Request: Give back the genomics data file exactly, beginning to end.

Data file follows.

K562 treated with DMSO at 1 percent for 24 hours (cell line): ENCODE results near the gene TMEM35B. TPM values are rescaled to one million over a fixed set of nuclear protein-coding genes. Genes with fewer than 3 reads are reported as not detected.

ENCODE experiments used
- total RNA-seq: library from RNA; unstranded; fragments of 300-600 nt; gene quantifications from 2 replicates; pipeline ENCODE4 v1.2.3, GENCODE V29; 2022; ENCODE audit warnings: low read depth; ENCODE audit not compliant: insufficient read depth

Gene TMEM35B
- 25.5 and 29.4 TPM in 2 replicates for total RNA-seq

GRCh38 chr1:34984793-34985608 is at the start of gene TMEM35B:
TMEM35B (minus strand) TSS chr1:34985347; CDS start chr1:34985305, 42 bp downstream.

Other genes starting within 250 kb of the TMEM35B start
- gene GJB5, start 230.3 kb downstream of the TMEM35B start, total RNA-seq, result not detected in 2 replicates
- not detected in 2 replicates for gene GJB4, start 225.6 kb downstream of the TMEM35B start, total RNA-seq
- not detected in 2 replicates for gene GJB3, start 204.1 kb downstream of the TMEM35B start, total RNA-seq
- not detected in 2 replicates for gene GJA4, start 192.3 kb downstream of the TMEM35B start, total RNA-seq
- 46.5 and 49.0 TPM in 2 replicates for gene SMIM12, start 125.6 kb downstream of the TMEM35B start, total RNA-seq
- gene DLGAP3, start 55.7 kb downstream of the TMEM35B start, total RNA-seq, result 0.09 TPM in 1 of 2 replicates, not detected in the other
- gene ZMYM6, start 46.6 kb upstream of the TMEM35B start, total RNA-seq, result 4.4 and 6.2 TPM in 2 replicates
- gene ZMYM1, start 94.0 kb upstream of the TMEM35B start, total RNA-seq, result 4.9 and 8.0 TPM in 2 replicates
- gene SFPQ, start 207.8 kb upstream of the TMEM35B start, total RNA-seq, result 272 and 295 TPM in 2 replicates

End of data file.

K562 treated with DMSO at 1 percent for 24 hours (cell line): ENCODE results near the gene TMEM35B. TPM values are rescaled to one million over a fixed set of nuclear protein-coding genes. Genes with fewer than 3 reads are reported as not detected.

ENCODE experiments used
- total RNA-seq: library from RNA; unstranded; fragments of 300-600 nt; gene quantifications from 2 replicates; pipeline ENCODE4 v1.2.3, GENCODE V29; 2022; ENCODE audit warnings: low read depth; ENCODE audit not compliant: insufficient read depth

Gene TMEM35B
- 25.5 and 29.4 TPM in 2 replicates for total RNA-seq

GRCh38 chr1:34984793-34985608 is at the start of gene TMEM35B:
TMEM35B (minus strand) TSS chr1:34985347; CDS start chr1:34985305, 42 bp downstream.

Other genes starting within 250 kb of the TMEM35B start
- gene GJB5, start 230.3 kb downstream of the TMEM35B start, total RNA-seq, result not detected in 2 replicates
- not detected in 2 replicates for gene GJB4, start 225.6 kb downstream of the TMEM35B start, total RNA-seq
- not detected in 2 replicates for gene GJB3, start 204.1 kb downstream of the TMEM35B start, total RNA-seq
- not detected in 2 replicates for gene GJA4, start 192.3 kb downstream of the TMEM35B start, total RNA-seq
- 46.5 and 49.0 TPM in 2 replicates for gene SMIM12, start 125.6 kb downstream of the TMEM35B start, total RNA-seq
- gene DLGAP3, start 55.7 kb downstream of the TMEM35B start, total RNA-seq, result 0.09 TPM in 1 of 2 replicates, not detected in the other
- gene ZMYM6, start 46.6 kb upstream of the TMEM35B start, total RNA-seq, result 4.4 and 6.2 TPM in 2 replicates
- gene ZMYM1, start 94.0 kb upstream of the TMEM35B start, total RNA-seq, result 4.9 and 8.0 TPM in 2 replicates
- gene SFPQ, start 207.8 kb upstream of the TMEM35B start, total RNA-seq, result 272 and 295 TPM in 2 replicates